The ECB meeting did not bring any surprises. The recalibration of the pandemic emergency purchase programme (PEPP) was largely expected and the questions focused on whether this represents tapering or not. Christine Lagarde’s tongue-in-cheek answer –“the lady isn’t tapering”- provided clarity on the matter in plain English. The technical answer is that the PEPP has a pre-announced volume, so slightly tweaking the pace of purchases does not alter the ultimate cumulative injection of liquidity. For the answers to the key questions –Will the net purchases under PEPP end in March next year? Will on that occasion the monthly purchases under the ‘normal’ asset purchase programme (APP) be increased? Will the latter benefit from increased flexibility? Etc.- we have to wait until the December meeting to get clarity on this. This is in line with the message of ECB chief economist Philip Lane who, in a recent interview with Reuters, had made it clear that the ECB is under no rush to decide, considering that ending the PEPP is not like a traditional taper because there is still the APP. As a consequence, financial markets do not need to be informed far in advance.[1] It also gives more time to try to come to an alignment of views between Governing Council members. The ECB president somewhat teasingly felt sorry for “those who like to set the doves against the hawks” because the recalibration decision was unanimous[2]. Reaching a similar result in December will probably be less straightforward. Yet, the ECB will need to avoid creating the impression that it is tightening policy, because judging by the new staff projections and taking into account the central bank’s forward guidance with respect to QE, this would be premature. Admittedly, the message with respect to growth is positive. Real GDP is expected to increase vigorously this year and to remain strong in 2022. In 2023, growth should still be well above its potential. Real GDP should exceed its pre-crisis level in the fourth quarter of this year, which is one quarter earlier than previously expected and, by the end of 2022, it should be close to that expected before the pandemic. However, this positive growth outlook is not expected to cause a significant pick-up in inflation. Headline inflation should peak in the fourth quarter of this year and decline thereafter whereas underlying inflation –HICP excluding food and energy- is projected to increase slowly. This is, at least in part, related to unit labour costs, which are depressed by the expected acceleration in productivity growth. As a consequence, headline as well as core inflation should reach 1.5% in 2023, which remains well below target. Importantly, this would remain the case in a more benign scenario, whereby inflation would reach 1.7% in 2023[3].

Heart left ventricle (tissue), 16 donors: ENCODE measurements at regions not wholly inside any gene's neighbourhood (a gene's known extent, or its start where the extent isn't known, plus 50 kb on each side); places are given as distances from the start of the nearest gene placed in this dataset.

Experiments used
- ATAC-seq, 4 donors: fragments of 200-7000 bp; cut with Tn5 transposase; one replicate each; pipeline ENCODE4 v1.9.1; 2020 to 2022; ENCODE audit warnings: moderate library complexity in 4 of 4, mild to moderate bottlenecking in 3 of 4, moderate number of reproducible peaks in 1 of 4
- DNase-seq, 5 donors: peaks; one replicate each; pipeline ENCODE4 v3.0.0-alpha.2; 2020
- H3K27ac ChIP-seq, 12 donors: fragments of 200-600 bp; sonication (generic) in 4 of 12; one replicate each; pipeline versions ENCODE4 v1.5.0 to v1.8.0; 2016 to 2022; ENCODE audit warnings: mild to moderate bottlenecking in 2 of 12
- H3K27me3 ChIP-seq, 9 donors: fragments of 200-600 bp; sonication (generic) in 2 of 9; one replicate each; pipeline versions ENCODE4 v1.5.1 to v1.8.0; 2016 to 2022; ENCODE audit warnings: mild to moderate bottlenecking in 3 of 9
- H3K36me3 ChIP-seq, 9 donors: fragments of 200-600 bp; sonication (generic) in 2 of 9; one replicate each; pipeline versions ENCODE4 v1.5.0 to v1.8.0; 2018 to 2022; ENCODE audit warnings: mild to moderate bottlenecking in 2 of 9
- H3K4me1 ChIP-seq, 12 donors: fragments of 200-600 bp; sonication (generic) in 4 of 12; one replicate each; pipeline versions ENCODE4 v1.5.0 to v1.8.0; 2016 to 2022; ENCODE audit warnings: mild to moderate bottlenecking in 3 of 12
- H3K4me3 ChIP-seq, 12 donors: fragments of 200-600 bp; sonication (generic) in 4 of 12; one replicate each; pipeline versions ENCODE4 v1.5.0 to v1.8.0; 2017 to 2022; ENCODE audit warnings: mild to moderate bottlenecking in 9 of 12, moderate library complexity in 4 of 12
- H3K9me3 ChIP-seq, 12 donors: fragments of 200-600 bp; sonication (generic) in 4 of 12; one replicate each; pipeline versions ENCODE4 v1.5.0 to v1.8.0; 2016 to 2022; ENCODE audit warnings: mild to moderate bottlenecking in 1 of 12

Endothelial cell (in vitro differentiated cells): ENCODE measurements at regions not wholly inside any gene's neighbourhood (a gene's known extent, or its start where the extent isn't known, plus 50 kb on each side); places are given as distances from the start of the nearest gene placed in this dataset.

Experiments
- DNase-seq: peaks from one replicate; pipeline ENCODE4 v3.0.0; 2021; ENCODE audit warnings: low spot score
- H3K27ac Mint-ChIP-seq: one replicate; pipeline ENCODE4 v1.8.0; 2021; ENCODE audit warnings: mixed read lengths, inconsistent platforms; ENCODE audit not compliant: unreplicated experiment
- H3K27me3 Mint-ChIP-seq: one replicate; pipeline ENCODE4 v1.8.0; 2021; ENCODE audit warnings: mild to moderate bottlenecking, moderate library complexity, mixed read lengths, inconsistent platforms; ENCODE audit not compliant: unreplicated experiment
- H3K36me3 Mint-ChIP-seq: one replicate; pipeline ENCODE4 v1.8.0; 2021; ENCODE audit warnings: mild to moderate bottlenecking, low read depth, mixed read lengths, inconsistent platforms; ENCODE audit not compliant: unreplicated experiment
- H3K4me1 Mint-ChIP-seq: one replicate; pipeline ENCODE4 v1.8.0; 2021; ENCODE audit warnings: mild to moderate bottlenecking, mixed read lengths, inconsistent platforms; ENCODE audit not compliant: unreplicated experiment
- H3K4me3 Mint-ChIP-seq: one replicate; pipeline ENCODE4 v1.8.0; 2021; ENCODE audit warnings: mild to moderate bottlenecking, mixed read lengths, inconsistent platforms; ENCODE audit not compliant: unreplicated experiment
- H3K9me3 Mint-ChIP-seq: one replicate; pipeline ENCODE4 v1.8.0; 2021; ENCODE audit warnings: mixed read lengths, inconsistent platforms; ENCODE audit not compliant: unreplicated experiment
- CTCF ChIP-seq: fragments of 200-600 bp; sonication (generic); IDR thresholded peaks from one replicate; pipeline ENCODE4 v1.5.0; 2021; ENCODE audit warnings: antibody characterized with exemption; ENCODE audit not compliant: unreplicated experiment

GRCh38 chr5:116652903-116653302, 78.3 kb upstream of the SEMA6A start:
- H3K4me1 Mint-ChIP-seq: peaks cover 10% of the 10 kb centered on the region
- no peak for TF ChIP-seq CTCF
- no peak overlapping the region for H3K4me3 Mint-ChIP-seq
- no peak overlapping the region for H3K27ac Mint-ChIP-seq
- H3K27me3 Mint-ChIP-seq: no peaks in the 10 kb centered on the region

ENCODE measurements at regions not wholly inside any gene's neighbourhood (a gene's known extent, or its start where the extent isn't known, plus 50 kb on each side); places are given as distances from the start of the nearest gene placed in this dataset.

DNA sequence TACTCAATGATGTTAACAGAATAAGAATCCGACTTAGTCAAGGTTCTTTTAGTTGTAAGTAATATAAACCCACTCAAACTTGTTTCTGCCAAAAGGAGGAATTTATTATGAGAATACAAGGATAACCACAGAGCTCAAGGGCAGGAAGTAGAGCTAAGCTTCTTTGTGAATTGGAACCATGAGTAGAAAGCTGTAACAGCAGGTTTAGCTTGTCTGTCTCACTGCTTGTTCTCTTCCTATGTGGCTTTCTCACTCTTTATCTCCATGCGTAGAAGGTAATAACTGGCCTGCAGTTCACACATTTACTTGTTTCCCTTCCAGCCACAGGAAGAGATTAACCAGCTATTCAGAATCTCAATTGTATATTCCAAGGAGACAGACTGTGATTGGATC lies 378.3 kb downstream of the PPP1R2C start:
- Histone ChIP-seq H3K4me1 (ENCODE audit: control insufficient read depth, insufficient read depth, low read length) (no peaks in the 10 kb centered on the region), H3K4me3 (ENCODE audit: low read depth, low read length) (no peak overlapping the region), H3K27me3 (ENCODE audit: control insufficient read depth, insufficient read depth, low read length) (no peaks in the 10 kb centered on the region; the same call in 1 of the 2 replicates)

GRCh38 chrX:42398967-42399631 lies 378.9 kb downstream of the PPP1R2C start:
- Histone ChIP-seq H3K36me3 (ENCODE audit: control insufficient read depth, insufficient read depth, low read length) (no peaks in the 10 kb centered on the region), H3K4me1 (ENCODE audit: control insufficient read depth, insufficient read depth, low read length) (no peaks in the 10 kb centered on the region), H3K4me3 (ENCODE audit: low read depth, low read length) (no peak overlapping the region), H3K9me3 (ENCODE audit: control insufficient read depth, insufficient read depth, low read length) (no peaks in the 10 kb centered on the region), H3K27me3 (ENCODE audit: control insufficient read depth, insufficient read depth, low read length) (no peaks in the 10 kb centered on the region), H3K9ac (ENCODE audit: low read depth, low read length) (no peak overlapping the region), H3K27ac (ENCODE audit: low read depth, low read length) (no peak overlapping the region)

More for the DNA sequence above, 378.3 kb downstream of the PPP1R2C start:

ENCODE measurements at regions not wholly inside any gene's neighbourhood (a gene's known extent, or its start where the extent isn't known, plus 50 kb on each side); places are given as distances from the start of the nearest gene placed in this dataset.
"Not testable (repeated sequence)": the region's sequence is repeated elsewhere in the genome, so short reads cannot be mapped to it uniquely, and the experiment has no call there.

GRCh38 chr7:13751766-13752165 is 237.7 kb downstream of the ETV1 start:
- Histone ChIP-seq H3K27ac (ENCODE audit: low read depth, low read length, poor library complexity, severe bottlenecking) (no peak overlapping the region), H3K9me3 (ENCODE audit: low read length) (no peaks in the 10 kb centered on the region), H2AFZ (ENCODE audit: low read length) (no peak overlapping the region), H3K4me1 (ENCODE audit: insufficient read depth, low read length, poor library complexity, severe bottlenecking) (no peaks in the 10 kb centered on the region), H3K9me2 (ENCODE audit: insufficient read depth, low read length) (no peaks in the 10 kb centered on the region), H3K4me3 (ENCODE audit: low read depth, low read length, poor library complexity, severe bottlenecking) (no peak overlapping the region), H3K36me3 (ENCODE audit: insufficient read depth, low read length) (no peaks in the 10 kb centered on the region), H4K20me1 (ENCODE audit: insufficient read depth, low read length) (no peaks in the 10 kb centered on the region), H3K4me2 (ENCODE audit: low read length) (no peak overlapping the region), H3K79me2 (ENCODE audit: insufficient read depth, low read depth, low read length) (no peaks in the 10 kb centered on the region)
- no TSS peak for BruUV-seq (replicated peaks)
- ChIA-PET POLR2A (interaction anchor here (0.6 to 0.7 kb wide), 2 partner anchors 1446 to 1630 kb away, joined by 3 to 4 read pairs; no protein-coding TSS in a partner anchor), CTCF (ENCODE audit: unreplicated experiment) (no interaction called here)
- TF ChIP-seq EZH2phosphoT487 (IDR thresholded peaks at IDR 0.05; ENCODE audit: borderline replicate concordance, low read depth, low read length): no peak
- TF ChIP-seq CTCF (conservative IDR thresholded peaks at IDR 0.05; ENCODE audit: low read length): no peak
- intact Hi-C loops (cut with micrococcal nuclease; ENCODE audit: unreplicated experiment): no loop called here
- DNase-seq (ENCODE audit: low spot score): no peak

The projections provide sobering reading for savers hoping that several years of above-potential growth would pave the way for an increase in the policy rate in the foreseeable future. The recently updated forward guidance on interest rates states that three conditions should be met before official interest rates can be hiked[4]. This is not the case today. Although headline inflation is above target, this is not expected to last. Based on the latest ECB projections, it seems this would still be the case in 2023, even under the hypothesis of a mild scenario. The slow increase of underlying inflation would probably be considered unsatisfactory. Savers can only hope that the interaction between growth and inflation will evolve or that the ECB projections turn out to be too cautious.



Chart Edito 21.32

[1] Interview with Philip R. Lane, Member of the Executive Board of the ECB, conducted by Balazs Koranyi and Frank Siebelt (Reuters), 25 August 2021.

[2] Monetary policy statement and press conference, Christine Lagarde, President of the ECB,

Luis de Guindos, Vice-President of the ECB, Frankfurt am Main, 9 September 2021.

[3]A mild scenario foresees a resolution of the health crisis by late 2021 and a strong rebound in economic activity… [It] envisages a higher vaccine effectiveness, also against new virus variants, and greater public acceptance of vaccines leading to only mildly increasing infections over time. This would allow for a swifter relaxation of containment measures and their phasing-out by late 2021, also leading to more limited economic costs and inducing strong positive confidence effects.” Source: ECB staff macroeconomic projections for the euro area, ECB, September 2021.

[4] The forward guidance describes three key conditions that should be met before interest rates are raised. The ECB should see inflation reaching two per cent well ahead of the end of its projection horizon. In addition, inflation should reach two per cent “durably for the rest of the projection horizon”. Finally, underlying inflation should be judged to have made satisfactory progress towards the target. Source: Philip Lane, The new monetary policy strategy: implications for rate forward guidance, The ECB blog, 19 August 2021.